• Automatic destination: If a passenger presents a programmed card that only accept one specific floor, an elevator will be allocated as soon as the card is presented. The floor on the programmed card can be optionally changed by presenting the card and going to the setting (marked by a gear button) on the touchscreen. If the card is presented on a PORT controlled barrier gate, an elevator, depending on the situation, maybe immediately allocated or the screen may simply display an entry or exit message.
  • Non-automatic destination: If there is no automatic destination and a card is still required to be presented, passengers simply present their card and selects their floor. In some cases, there will be a list of available floors shown on the screen and each floors are highlighted in turn. Passengers need to hold their card on the reader and remove it once their desired floor is highlighted.

Notable installations


  • Barangaroo South, Sydney
    • International Towers
  • 1 O'Connel St, Sydney (modded from EPL KONE elevators)
  • 161 Castlereagh St, Sydney
  • Origin Energy House, Adelaide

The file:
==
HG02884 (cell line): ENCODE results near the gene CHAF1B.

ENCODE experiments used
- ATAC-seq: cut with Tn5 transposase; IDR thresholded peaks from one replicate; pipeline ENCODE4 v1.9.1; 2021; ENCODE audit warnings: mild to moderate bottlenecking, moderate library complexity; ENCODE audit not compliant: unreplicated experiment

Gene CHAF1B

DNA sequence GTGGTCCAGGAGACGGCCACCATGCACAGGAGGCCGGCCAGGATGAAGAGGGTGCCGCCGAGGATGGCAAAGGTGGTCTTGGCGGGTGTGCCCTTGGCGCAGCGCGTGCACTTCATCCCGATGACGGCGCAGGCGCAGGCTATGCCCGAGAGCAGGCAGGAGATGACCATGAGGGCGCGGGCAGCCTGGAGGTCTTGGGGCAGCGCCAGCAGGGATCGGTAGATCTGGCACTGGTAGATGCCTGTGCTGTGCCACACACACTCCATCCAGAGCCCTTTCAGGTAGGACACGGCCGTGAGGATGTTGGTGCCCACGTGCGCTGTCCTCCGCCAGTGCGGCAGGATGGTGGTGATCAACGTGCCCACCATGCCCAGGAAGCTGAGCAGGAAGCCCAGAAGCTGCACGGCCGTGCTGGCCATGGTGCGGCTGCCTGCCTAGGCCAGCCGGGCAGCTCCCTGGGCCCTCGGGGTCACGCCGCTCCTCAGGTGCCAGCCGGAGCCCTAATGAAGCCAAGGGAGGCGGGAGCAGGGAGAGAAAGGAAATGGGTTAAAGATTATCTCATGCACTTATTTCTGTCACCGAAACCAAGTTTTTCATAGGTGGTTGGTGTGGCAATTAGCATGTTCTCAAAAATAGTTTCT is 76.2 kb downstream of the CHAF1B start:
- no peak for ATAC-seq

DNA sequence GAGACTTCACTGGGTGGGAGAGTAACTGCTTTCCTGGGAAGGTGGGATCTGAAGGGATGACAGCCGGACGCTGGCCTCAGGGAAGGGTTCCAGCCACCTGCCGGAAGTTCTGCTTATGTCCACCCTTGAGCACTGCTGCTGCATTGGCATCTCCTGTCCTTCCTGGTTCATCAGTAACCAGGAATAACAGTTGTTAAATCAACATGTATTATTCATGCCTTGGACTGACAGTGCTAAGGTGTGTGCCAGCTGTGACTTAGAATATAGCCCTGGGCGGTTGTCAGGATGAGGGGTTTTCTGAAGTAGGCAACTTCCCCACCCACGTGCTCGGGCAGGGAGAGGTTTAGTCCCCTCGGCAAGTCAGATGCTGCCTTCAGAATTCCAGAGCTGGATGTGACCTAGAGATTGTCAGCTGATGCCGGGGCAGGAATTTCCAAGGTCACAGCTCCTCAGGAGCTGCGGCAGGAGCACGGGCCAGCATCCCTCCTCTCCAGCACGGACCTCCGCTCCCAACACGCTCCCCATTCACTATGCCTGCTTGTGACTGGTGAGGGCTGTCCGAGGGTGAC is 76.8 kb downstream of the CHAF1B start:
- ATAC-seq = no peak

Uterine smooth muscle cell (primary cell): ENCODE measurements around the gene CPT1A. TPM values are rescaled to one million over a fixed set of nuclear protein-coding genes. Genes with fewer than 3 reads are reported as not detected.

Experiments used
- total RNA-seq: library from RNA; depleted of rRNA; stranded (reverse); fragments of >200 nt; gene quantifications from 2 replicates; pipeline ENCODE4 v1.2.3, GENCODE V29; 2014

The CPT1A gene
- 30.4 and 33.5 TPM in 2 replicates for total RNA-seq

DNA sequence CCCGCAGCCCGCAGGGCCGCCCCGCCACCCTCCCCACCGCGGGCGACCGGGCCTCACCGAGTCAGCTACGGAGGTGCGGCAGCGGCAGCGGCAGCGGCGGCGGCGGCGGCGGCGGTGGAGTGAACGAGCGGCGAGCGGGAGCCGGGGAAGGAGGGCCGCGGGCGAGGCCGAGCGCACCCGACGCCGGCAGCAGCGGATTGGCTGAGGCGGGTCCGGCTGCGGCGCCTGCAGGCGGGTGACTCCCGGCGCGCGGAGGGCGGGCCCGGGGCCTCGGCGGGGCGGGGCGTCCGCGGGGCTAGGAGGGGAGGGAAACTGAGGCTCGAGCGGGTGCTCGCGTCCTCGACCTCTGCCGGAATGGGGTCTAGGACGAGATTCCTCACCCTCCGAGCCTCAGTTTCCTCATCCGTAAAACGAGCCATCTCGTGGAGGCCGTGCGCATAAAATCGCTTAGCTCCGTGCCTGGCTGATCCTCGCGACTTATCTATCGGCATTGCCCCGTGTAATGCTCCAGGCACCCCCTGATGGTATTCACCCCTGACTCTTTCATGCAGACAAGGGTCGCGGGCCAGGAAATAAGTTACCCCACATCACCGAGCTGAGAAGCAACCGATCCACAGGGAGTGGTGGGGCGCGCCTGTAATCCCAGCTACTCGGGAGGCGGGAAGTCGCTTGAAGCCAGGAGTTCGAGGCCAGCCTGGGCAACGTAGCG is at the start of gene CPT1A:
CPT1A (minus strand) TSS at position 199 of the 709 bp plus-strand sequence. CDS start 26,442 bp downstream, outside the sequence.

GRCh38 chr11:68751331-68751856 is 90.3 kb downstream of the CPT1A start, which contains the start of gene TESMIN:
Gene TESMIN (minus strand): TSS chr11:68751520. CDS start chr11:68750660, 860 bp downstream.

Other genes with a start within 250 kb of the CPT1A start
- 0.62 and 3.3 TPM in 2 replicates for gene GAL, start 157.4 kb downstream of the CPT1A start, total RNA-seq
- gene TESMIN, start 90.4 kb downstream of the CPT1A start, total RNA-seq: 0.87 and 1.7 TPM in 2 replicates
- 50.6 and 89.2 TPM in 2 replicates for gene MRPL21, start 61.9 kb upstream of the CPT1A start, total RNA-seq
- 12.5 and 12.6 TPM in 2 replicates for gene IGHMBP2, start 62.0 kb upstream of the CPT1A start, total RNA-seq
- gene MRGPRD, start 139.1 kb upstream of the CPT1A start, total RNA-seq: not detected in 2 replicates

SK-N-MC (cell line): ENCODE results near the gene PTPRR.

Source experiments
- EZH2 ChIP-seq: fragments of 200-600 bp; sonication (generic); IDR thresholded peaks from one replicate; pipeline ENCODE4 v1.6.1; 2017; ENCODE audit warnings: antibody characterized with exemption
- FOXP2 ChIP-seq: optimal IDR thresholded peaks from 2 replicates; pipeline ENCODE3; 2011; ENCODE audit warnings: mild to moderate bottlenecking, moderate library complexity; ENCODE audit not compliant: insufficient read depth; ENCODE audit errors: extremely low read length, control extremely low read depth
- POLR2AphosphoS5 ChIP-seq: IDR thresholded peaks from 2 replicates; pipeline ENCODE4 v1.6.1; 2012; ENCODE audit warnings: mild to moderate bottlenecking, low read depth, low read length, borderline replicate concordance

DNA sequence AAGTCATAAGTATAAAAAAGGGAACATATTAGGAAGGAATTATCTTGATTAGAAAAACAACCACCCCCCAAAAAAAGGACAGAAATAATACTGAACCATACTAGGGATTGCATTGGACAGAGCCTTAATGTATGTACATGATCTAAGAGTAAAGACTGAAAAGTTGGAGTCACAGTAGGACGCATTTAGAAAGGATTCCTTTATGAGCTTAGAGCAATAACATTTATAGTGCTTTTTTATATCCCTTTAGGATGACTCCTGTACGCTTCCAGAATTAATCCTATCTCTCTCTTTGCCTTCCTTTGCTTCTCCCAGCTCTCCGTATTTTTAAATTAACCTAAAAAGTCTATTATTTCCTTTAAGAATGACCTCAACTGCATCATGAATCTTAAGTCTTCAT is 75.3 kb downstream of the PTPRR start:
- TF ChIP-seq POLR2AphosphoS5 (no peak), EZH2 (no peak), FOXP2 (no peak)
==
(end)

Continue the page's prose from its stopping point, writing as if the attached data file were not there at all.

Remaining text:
• 1 William St, Melbourne
  • 90 Collins St, Melbourne (modded from Johns Perry Lifts)
  • 357 and 850 Collins St, Melbourne
  • One One One Eagle Street, Brisbane
  • Meriton Building, Brisbane


  • Hyatt Regency Vancouver, Vancouver


  • Tencent Seafront Tower, Shenzhen
  • International Commerce Centre, Kowloon Station, Hong Kong (2009)[1]
  • The Landmark - Alexandra House, Central, Hong Kong (2015, modernizations)
  • Great Eagle Centre, Hong Kong (modernizations)


  • Brittania Building, Lyon (modernizations)


  • DBS Tower, Jakarta (2011-2012, the first PORT installations in Indonesia)
  • Menara Prima 2, Jakarta (2013)
  • The Convergence, Jakarta (2012)
  • Gudang Garam Tower, Jakarta (2013)
  • MD Place, Jakarta
  • Menara BTPN, Jakarta (2015)[2]
  • Capital Place, Jakarta (2015)
  • Gran Rubina Business Park, Jakarta (2014-2015)[2]
  • M Gold Tower, Bekasi (2014-2015)[2]
  • Satoria Tower, Surabaya (under construction)


  • Park Ventures Ecoplex, Bangkok (2011, the first PORT installations in Thailand)
  • SCG 100 Years Building, Bangkok
  • Lumpini Tower, Bangkok[3]
  • AIA Capital Center, Bangkok (2014)
  • AIA Sathorn Tower, Bangkok (2015)
  • SJ Infinite One Business Complex, Bangkok (2014-2015)
  • Metropolis Office, Bangkok (2015)[2]
  • Major Tower, Bangkok (2015)[2]
  • The Stock Exchange of Thailand Building, Bangkok (2015)